With the State Pension amounting to just over £8,500 per year, many individuals in the UK will need to make their own arrangements when it comes to retirement saving. Furthermore, the State Pension age is set to rise to 68 over the coming decades, with further increases seemingly likely as the proportion of retirees increases over the long run.
While there are a variety of products to choose from when it comes to retirement savings, such as SIPPs and Lifetime ISAs, the range of investments available is even greater. While this could cause investors to become uncertain about where to invest, keeping it simple through buying shares in (INDEXFTSE:MCX) companies could be a shrewd move.
With around 50% of the FTSE 250’s performance being generated by the international exposure of its constituents, the index could be of interest to investors seeking to improve the geographic diversity of their portfolios. This may be because of Brexit, or simply because they wish to reduce their exposure to the UK given the growth opportunities elsewhere in the developed and developing world.
At the present time, of course, investor sentiment towards a number of UK-focused shares is relatively weak. This could mean that they underperform in the near term as the Brexit process continues. But from a long-term retirement perspective, now could be the right time to buy them. They may offer wide margins of safety, sound balance sheets and dominant positions in their respective industries. As such, in the coming years they could offer impressive growth potential. With the FTSE 250 being more UK-focused than the , it may therefore have greater value investing appeal at the present time.
When it comes to the track record of the FTSE 250, it is easily ahead of the FTSE 100. It has generated annualised total returns of 8.5% in the last decade versus 3% annual returns for the FTSE 100. When dividends are added to those figures, they are around 11% for the FTSE 250 and 7% for the FTSE 100. Over the long term, a return that is 4% per annum above that of the FTSE 100 could make a significant impact on an individual’s retirement savings.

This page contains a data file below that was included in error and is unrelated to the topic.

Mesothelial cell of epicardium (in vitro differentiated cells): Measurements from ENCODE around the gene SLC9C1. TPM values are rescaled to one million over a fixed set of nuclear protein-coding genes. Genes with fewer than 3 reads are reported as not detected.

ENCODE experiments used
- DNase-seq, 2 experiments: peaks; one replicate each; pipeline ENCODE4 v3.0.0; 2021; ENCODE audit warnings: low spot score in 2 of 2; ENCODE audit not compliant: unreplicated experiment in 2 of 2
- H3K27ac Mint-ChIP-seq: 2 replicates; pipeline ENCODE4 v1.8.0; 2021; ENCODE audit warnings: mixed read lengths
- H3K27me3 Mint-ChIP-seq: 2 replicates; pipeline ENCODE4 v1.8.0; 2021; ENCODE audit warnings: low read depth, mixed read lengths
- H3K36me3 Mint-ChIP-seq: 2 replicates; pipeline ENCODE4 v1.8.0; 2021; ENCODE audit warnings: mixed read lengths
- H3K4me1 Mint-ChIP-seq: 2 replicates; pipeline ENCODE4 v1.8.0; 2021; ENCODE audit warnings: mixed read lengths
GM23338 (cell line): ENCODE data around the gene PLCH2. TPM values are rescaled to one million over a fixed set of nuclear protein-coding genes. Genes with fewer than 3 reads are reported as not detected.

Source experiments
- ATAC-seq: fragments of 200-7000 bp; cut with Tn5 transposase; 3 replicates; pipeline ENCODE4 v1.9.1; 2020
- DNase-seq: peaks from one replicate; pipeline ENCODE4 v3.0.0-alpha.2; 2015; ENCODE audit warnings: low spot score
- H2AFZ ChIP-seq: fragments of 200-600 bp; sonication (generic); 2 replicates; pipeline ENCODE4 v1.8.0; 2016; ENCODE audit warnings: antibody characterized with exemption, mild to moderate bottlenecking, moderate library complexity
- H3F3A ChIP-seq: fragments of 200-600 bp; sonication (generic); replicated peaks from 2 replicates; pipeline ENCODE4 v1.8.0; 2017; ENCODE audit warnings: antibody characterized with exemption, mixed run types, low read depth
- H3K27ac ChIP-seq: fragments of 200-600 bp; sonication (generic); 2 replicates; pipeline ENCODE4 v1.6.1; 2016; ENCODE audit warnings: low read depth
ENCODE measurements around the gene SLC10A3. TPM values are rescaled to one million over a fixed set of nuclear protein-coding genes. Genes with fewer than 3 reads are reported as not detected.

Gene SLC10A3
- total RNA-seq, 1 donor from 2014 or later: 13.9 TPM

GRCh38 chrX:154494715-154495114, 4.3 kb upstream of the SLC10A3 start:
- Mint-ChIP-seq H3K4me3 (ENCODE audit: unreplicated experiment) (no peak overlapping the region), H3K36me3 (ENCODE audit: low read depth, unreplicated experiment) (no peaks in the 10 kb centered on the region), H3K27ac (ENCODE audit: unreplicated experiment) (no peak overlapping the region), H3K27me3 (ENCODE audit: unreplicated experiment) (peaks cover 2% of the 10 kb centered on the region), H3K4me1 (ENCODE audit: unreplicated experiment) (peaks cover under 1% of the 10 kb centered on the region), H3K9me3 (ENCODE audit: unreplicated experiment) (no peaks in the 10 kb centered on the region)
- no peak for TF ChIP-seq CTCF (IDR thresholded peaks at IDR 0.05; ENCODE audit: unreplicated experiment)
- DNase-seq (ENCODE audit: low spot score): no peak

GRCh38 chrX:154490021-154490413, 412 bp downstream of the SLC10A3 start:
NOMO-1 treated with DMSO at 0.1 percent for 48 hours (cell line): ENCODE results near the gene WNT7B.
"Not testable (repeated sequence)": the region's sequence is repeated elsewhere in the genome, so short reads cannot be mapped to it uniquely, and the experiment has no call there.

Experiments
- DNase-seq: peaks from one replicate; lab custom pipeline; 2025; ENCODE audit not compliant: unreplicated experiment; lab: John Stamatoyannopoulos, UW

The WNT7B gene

Certainly, the FTSE 250 is a relatively volatile index. Should there be a recession or a bear market in the coming years then it would be likely to fall further than a large-cap index. But the reality is that the mid-cap index has always recovered from bear markets to post higher highs. As such, for investors with long timeframes, its volatility is unlikely to pose a serious threat to their standard of living in retirement.
Of course, the FTSE 100 and small-cap shares can offer impressive returns in the long run, and are worthy of consideration. But from a risk/reward perspective, the FTSE 250 could be the most balanced index through which investors can generate a return that helps them to overcome the disappointing State Pension.
Peter Stephens has no position in any of the shares mentioned. The Motley Fool UK has no position in any of the shares mentioned. Views expressed on the companies mentioned in this article are those of the writer and therefore may differ from the official recommendations we make in our subscription services such as Share Advisor, Hidden Winners and Pro. Here at The Motley Fool we believe that considering a diverse range of insights makes us better investors.
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